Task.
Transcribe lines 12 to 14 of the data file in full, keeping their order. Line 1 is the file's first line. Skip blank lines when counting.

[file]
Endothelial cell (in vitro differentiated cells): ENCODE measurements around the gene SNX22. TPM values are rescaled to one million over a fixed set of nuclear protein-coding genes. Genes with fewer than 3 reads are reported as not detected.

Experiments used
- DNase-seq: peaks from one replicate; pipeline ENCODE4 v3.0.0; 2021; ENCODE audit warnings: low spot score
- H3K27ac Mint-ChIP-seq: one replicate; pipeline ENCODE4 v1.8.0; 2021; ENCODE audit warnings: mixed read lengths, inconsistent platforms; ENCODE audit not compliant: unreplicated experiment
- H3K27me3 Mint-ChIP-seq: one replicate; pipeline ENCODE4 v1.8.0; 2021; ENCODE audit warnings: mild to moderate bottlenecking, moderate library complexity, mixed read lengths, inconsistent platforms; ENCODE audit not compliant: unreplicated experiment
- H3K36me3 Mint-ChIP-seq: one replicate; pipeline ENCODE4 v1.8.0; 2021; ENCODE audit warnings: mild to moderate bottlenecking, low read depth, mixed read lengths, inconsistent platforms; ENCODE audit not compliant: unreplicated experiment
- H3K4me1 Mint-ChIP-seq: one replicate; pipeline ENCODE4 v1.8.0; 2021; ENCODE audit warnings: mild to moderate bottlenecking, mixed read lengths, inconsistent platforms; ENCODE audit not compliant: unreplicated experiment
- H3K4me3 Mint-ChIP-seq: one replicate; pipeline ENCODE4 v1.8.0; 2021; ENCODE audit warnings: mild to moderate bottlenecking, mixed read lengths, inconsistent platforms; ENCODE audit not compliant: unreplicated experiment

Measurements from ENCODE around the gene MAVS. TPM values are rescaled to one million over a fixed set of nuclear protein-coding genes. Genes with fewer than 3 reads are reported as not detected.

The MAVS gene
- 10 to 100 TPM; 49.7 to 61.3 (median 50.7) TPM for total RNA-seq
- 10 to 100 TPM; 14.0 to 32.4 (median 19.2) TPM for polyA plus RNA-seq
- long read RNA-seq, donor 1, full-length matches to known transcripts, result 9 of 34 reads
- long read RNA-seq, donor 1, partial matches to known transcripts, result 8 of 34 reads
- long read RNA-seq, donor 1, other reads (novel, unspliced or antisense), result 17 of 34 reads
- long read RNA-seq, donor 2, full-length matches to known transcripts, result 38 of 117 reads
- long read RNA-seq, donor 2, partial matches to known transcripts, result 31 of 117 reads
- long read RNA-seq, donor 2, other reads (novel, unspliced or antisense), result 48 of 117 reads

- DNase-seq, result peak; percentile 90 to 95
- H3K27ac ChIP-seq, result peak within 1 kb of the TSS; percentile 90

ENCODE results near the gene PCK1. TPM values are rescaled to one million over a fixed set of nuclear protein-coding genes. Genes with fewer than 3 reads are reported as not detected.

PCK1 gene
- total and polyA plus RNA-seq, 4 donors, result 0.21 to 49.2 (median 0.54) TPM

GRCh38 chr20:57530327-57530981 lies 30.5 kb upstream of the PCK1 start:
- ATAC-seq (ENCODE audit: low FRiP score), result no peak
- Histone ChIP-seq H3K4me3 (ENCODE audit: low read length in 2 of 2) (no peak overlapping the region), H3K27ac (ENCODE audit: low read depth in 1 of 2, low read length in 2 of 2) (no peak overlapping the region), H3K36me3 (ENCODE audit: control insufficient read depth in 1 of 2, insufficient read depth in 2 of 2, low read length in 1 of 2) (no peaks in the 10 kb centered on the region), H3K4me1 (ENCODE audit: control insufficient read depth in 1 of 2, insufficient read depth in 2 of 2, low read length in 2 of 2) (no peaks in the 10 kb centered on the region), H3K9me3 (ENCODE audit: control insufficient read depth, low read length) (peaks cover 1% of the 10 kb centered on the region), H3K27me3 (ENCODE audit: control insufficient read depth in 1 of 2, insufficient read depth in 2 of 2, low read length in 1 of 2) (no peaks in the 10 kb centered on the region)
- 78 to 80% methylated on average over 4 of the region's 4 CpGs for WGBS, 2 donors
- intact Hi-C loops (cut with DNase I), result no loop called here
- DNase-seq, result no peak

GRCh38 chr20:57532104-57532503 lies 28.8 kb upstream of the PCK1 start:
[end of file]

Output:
- 10 to 100 TPM; 14.0 to 32.4 (median 19.2) TPM for polyA plus RNA-seq
- long read RNA-seq, donor 1, full-length matches to known transcripts, result 9 of 34 reads
- long read RNA-seq, donor 1, partial matches to known transcripts, result 8 of 34 reads